I’ve Written This Thing…


(warning: rant)


You call a plumber a friend has recommended. You say to the plumber: I have this pipe thing. Could you come look at it?

The plumber comes and looks at it. They say, “Yeah, that needs to be fixed. It will cost about a billion dollars.”

And you say, “Oh. I didn’t want to pay for it. I just wanted you to take a look at it, give me your opinion, and then get so excited about it, you wanted to do it for free.”

The plumber stares at you blankly. They may, or may not, burn down your house.

This situation (sans the burning down part) happens to people in the creative industry more than I can say. Artists get told it’s good for their portfolio, writers get told it’s good exposure. It’s happened to me a few times from an editorial aspect just this week, in fact. Hence, the rant.

Them: “I’ve written this novel/book/poetry anthology/memoir and I’d love you to take a look at it and help me get it published.”

Me: “Happy to. My rates are on my website.”


Why are creative projects so under-valued? Do you know what it takes to go through an eighty-thousand word manuscript, line by line, to make sure everything is correct? To look at character, plot and romance arcs to make certain there are no gaps? To be aware that thing an author mentioned on page seven never gets followed up? Let me tell you, it takes intense concentration and an absolute love of words.

Hearing someone say, “I think I’ll become an editor. I mean, I can read and I majored in English. That’s all you need, right? Anyone can do it,” (that same logic is often applied to being a writer) makes me want to tear my hair out.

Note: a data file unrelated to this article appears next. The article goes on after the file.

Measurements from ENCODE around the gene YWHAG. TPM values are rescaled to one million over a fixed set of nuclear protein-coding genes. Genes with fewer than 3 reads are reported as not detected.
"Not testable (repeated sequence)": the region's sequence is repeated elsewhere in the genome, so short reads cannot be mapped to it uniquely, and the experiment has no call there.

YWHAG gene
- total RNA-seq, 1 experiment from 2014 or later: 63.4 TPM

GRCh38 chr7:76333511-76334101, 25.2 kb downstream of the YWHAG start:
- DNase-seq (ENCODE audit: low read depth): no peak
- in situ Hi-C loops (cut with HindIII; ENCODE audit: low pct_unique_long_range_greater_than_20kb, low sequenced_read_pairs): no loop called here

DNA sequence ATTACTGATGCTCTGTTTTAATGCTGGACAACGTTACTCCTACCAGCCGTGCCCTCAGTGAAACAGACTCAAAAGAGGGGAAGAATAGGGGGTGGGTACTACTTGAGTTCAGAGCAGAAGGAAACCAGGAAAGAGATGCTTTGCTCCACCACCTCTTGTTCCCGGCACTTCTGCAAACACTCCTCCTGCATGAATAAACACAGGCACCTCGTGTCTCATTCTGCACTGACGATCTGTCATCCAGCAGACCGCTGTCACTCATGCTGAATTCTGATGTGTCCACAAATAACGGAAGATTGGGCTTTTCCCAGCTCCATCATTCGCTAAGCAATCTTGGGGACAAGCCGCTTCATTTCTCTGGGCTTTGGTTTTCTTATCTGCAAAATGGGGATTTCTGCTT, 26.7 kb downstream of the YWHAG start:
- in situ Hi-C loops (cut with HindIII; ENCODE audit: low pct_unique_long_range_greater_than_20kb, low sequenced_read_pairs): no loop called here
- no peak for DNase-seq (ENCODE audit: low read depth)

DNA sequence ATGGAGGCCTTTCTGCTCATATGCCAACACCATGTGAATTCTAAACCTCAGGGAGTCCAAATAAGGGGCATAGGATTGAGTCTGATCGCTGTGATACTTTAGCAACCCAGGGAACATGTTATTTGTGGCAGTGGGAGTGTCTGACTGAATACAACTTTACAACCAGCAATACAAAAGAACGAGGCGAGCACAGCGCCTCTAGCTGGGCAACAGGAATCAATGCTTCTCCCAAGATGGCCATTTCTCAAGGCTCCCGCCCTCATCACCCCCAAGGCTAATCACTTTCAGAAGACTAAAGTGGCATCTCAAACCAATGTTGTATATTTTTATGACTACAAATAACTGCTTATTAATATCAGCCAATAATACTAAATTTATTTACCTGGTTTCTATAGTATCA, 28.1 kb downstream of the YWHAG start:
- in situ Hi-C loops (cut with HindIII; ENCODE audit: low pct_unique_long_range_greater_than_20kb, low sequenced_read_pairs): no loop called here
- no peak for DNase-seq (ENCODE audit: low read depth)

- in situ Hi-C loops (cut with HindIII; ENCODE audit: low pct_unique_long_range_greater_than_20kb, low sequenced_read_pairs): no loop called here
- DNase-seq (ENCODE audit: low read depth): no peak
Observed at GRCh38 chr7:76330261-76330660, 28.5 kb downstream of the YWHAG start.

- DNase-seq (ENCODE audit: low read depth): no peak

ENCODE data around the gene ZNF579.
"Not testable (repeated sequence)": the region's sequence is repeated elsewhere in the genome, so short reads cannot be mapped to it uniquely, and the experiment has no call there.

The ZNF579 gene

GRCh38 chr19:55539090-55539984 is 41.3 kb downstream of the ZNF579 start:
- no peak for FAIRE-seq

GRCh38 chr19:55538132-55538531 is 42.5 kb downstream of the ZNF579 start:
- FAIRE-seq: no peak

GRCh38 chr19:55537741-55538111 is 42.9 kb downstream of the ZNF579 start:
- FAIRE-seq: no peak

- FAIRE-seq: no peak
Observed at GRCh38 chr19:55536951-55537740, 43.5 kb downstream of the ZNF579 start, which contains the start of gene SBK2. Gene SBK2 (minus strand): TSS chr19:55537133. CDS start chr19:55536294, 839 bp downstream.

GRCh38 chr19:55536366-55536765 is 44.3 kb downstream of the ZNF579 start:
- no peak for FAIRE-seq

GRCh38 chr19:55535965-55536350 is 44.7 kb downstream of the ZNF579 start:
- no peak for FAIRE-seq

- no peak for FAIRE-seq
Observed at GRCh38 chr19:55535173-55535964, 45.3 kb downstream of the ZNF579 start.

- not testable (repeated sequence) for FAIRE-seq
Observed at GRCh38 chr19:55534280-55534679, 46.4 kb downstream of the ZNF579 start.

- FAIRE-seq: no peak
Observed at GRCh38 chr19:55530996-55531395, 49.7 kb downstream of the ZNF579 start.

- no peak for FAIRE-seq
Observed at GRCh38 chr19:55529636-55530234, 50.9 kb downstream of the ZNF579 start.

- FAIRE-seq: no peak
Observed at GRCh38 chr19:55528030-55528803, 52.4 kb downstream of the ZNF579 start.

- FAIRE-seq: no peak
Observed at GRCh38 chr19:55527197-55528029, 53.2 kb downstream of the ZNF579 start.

You don’t assume you can become a carpenter because you know how to hold a hammer. You don’t try to fly a plane because you’ve set foot in one. You don’t try to perform heart surgery because you have a heart.

Writing, and editing, are skills. Just as you’d have to learn about wood to make furniture, you’d have to learn the rules, the nuances, the rhythm and beauty of words in order to write, or edit, a novel (to do so well, anyway). It takes time, patience, and a desire to be better at what you do with every novel you write and/or edit. I’ve been writing for the majority of my life, and I’ve now been an editor for a decade. I’m still learning every day. With every new story I write, with each new book I work on with an author, I learn something new. I work my ass off to help authors create the best book they can, and I love what I do. I hope that as I learn, I can pass that knowledge on, and they become better authors for it. It’s a craft, and just like any craft, it takes work and passion. While it’s true, yes, I might take a project at a lower rate because I believe in the project and I know the person doesn’t have much money, I’ve learned that people value what they pay for. Give your work, your talent, your sweat, away for free, and I can guarantee you they won’t appreciate it as much as if you had charged them for it. Does that sound jaded and capitalist? Perhaps. But, sadly, I believe it to be true.

So the next time you have this novel/poetry/manuscript/memoir/cookbook you’ve finished, please: don’t pass it under a bathroom stall because you know I’m dying to read it, and you simply have to give it to me right this instant, even though you’re certainly not going to actually hire me to do anything with it.

End rant.

Q: What are your feelings about paying for creative industry work?



10 thoughts on “I’ve Written This Thing…